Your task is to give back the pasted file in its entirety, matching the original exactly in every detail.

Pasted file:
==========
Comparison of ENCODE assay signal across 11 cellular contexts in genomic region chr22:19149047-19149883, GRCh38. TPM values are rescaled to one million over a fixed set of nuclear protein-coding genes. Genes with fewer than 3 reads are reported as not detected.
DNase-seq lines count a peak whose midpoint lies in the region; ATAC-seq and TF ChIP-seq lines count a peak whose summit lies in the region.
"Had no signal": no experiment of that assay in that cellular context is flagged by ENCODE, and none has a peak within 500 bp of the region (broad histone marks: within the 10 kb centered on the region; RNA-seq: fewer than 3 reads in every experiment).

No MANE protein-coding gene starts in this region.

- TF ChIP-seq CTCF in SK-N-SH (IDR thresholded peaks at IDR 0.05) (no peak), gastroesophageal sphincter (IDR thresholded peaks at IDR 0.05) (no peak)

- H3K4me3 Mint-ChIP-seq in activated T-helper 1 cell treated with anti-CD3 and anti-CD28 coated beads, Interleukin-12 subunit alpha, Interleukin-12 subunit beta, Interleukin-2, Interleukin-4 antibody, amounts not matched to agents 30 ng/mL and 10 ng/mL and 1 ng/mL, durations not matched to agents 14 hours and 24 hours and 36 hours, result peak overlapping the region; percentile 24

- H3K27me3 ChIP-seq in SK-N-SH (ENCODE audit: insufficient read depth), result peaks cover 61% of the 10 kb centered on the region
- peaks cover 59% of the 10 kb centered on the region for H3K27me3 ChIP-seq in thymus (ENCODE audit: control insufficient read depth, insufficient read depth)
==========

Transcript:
Comparison of ENCODE assay signal across 11 cellular contexts in genomic region chr22:19149047-19149883, GRCh38. TPM values are rescaled to one million over a fixed set of nuclear protein-coding genes. Genes with fewer than 3 reads are reported as not detected.
DNase-seq lines count a peak whose midpoint lies in the region; ATAC-seq and TF ChIP-seq lines count a peak whose summit lies in the region.
"Had no signal": no experiment of that assay in that cellular context is flagged by ENCODE, and none has a peak within 500 bp of the region (broad histone marks: within the 10 kb centered on the region; RNA-seq: fewer than 3 reads in every experiment).

No MANE protein-coding gene starts in this region.

- TF ChIP-seq CTCF in SK-N-SH (IDR thresholded peaks at IDR 0.05) (no peak), gastroesophageal sphincter (IDR thresholded peaks at IDR 0.05) (no peak)

- H3K4me3 Mint-ChIP-seq in activated T-helper 1 cell treated with anti-CD3 and anti-CD28 coated beads, Interleukin-12 subunit alpha, Interleukin-12 subunit beta, Interleukin-2, Interleukin-4 antibody, amounts not matched to agents 30 ng/mL and 10 ng/mL and 1 ng/mL, durations not matched to agents 14 hours and 24 hours and 36 hours, result peak overlapping the region; percentile 24

- H3K27me3 ChIP-seq in SK-N-SH (ENCODE audit: insufficient read depth), result peaks cover 61% of the 10 kb centered on the region
- peaks cover 59% of the 10 kb centered on the region for H3K27me3 ChIP-seq in thymus (ENCODE audit: control insufficient read depth, insufficient read depth)